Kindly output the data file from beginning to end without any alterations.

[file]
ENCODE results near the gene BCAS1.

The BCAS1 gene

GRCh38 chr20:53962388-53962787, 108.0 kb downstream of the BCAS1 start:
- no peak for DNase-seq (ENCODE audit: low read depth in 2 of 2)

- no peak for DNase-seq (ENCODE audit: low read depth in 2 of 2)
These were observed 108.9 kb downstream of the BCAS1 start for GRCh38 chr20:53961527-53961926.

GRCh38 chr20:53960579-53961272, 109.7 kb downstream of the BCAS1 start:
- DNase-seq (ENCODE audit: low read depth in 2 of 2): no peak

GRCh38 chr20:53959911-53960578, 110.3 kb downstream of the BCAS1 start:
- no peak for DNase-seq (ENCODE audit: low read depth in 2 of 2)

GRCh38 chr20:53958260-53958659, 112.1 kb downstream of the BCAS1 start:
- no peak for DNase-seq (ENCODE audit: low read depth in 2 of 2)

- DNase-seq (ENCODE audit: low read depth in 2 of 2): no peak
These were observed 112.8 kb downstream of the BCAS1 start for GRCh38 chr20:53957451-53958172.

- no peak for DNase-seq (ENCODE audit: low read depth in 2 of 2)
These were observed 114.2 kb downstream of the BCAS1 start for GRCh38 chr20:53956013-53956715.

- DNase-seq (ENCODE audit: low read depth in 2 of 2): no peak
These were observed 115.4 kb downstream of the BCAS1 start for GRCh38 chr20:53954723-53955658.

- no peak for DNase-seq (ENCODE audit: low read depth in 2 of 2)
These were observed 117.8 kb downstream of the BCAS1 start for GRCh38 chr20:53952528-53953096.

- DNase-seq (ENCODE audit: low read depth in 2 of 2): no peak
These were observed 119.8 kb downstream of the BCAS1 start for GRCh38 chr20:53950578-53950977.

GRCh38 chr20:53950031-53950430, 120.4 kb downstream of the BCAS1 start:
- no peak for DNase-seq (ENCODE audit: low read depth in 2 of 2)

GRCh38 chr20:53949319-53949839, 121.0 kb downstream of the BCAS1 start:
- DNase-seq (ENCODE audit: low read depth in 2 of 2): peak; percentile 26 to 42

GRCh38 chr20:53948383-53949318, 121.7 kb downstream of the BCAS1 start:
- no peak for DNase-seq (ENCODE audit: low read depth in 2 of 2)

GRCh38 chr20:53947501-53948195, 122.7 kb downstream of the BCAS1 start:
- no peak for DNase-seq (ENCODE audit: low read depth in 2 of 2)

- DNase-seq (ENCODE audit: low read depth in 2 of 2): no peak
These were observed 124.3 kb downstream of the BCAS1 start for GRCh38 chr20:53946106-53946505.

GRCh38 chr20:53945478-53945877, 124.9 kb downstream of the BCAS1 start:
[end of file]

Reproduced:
ENCODE results near the gene BCAS1.

The BCAS1 gene

GRCh38 chr20:53962388-53962787, 108.0 kb downstream of the BCAS1 start:
- no peak for DNase-seq (ENCODE audit: low read depth in 2 of 2)

- no peak for DNase-seq (ENCODE audit: low read depth in 2 of 2)
These were observed 108.9 kb downstream of the BCAS1 start for GRCh38 chr20:53961527-53961926.

GRCh38 chr20:53960579-53961272, 109.7 kb downstream of the BCAS1 start:
- DNase-seq (ENCODE audit: low read depth in 2 of 2): no peak

GRCh38 chr20:53959911-53960578, 110.3 kb downstream of the BCAS1 start:
- no peak for DNase-seq (ENCODE audit: low read depth in 2 of 2)

GRCh38 chr20:53958260-53958659, 112.1 kb downstream of the BCAS1 start:
- no peak for DNase-seq (ENCODE audit: low read depth in 2 of 2)

- DNase-seq (ENCODE audit: low read depth in 2 of 2): no peak
These were observed 112.8 kb downstream of the BCAS1 start for GRCh38 chr20:53957451-53958172.

- no peak for DNase-seq (ENCODE audit: low read depth in 2 of 2)
These were observed 114.2 kb downstream of the BCAS1 start for GRCh38 chr20:53956013-53956715.

- DNase-seq (ENCODE audit: low read depth in 2 of 2): no peak
These were observed 115.4 kb downstream of the BCAS1 start for GRCh38 chr20:53954723-53955658.

- no peak for DNase-seq (ENCODE audit: low read depth in 2 of 2)
These were observed 117.8 kb downstream of the BCAS1 start for GRCh38 chr20:53952528-53953096.

- DNase-seq (ENCODE audit: low read depth in 2 of 2): no peak
These were observed 119.8 kb downstream of the BCAS1 start for GRCh38 chr20:53950578-53950977.

GRCh38 chr20:53950031-53950430, 120.4 kb downstream of the BCAS1 start:
- no peak for DNase-seq (ENCODE audit: low read depth in 2 of 2)

GRCh38 chr20:53949319-53949839, 121.0 kb downstream of the BCAS1 start:
- DNase-seq (ENCODE audit: low read depth in 2 of 2): peak; percentile 26 to 42

GRCh38 chr20:53948383-53949318, 121.7 kb downstream of the BCAS1 start:
- no peak for DNase-seq (ENCODE audit: low read depth in 2 of 2)

GRCh38 chr20:53947501-53948195, 122.7 kb downstream of the BCAS1 start:
- no peak for DNase-seq (ENCODE audit: low read depth in 2 of 2)

- DNase-seq (ENCODE audit: low read depth in 2 of 2): no peak
These were observed 124.3 kb downstream of the BCAS1 start for GRCh38 chr20:53946106-53946505.

GRCh38 chr20:53945478-53945877, 124.9 kb downstream of the BCAS1 start: